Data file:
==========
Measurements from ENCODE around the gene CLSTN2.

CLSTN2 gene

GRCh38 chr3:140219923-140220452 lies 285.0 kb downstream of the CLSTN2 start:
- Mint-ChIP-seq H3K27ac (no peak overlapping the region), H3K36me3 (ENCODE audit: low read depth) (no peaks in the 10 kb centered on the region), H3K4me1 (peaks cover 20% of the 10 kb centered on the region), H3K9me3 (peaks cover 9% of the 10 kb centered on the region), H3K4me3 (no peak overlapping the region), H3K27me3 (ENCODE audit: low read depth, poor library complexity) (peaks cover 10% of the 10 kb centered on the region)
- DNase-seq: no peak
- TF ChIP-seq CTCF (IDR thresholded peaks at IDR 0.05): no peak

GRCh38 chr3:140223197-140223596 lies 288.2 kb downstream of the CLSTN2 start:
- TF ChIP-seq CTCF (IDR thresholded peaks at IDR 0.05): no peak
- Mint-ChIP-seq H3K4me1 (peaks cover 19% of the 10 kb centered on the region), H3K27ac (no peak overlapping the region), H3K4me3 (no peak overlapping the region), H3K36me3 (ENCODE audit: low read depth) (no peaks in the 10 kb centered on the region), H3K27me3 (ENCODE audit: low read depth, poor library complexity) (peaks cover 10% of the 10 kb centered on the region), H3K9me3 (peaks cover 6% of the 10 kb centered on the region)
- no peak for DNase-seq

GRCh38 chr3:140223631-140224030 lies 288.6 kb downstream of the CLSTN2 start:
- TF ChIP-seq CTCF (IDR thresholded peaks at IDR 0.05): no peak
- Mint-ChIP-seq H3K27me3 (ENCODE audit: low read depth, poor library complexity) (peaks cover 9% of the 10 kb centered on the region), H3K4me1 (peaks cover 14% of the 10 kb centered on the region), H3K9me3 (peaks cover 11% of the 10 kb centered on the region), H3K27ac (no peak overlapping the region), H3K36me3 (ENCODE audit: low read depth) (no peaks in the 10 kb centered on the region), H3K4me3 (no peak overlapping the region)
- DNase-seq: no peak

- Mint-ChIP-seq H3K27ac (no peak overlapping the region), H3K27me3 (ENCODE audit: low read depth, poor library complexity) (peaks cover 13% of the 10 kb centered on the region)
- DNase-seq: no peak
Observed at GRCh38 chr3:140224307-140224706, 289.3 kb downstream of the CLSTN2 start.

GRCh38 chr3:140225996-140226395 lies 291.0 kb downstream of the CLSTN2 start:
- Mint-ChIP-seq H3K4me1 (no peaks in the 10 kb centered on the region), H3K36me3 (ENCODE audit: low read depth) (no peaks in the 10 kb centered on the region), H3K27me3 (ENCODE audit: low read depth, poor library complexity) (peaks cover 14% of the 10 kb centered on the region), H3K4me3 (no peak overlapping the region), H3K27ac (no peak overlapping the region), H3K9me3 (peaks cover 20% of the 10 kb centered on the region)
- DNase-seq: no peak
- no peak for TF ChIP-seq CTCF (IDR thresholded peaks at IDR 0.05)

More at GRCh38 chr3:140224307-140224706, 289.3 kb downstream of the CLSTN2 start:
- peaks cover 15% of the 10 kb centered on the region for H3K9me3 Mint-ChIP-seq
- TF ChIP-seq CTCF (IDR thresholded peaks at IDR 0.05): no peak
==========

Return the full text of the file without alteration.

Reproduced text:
Measurements from ENCODE around the gene CLSTN2.

CLSTN2 gene

GRCh38 chr3:140219923-140220452 lies 285.0 kb downstream of the CLSTN2 start:
- Mint-ChIP-seq H3K27ac (no peak overlapping the region), H3K36me3 (ENCODE audit: low read depth) (no peaks in the 10 kb centered on the region), H3K4me1 (peaks cover 20% of the 10 kb centered on the region), H3K9me3 (peaks cover 9% of the 10 kb centered on the region), H3K4me3 (no peak overlapping the region), H3K27me3 (ENCODE audit: low read depth, poor library complexity) (peaks cover 10% of the 10 kb centered on the region)
- DNase-seq: no peak
- TF ChIP-seq CTCF (IDR thresholded peaks at IDR 0.05): no peak

GRCh38 chr3:140223197-140223596 lies 288.2 kb downstream of the CLSTN2 start:
- TF ChIP-seq CTCF (IDR thresholded peaks at IDR 0.05): no peak
- Mint-ChIP-seq H3K4me1 (peaks cover 19% of the 10 kb centered on the region), H3K27ac (no peak overlapping the region), H3K4me3 (no peak overlapping the region), H3K36me3 (ENCODE audit: low read depth) (no peaks in the 10 kb centered on the region), H3K27me3 (ENCODE audit: low read depth, poor library complexity) (peaks cover 10% of the 10 kb centered on the region), H3K9me3 (peaks cover 6% of the 10 kb centered on the region)
- no peak for DNase-seq

GRCh38 chr3:140223631-140224030 lies 288.6 kb downstream of the CLSTN2 start:
- TF ChIP-seq CTCF (IDR thresholded peaks at IDR 0.05): no peak
- Mint-ChIP-seq H3K27me3 (ENCODE audit: low read depth, poor library complexity) (peaks cover 9% of the 10 kb centered on the region), H3K4me1 (peaks cover 14% of the 10 kb centered on the region), H3K9me3 (peaks cover 11% of the 10 kb centered on the region), H3K27ac (no peak overlapping the region), H3K36me3 (ENCODE audit: low read depth) (no peaks in the 10 kb centered on the region), H3K4me3 (no peak overlapping the region)
- DNase-seq: no peak

- Mint-ChIP-seq H3K27ac (no peak overlapping the region), H3K27me3 (ENCODE audit: low read depth, poor library complexity) (peaks cover 13% of the 10 kb centered on the region)
- DNase-seq: no peak
Observed at GRCh38 chr3:140224307-140224706, 289.3 kb downstream of the CLSTN2 start.

GRCh38 chr3:140225996-140226395 lies 291.0 kb downstream of the CLSTN2 start:
- Mint-ChIP-seq H3K4me1 (no peaks in the 10 kb centered on the region), H3K36me3 (ENCODE audit: low read depth) (no peaks in the 10 kb centered on the region), H3K27me3 (ENCODE audit: low read depth, poor library complexity) (peaks cover 14% of the 10 kb centered on the region), H3K4me3 (no peak overlapping the region), H3K27ac (no peak overlapping the region), H3K9me3 (peaks cover 20% of the 10 kb centered on the region)
- DNase-seq: no peak
- no peak for TF ChIP-seq CTCF (IDR thresholded peaks at IDR 0.05)

More at GRCh38 chr3:140224307-140224706, 289.3 kb downstream of the CLSTN2 start:
- peaks cover 15% of the 10 kb centered on the region for H3K9me3 Mint-ChIP-seq
- TF ChIP-seq CTCF (IDR thresholded peaks at IDR 0.05): no peak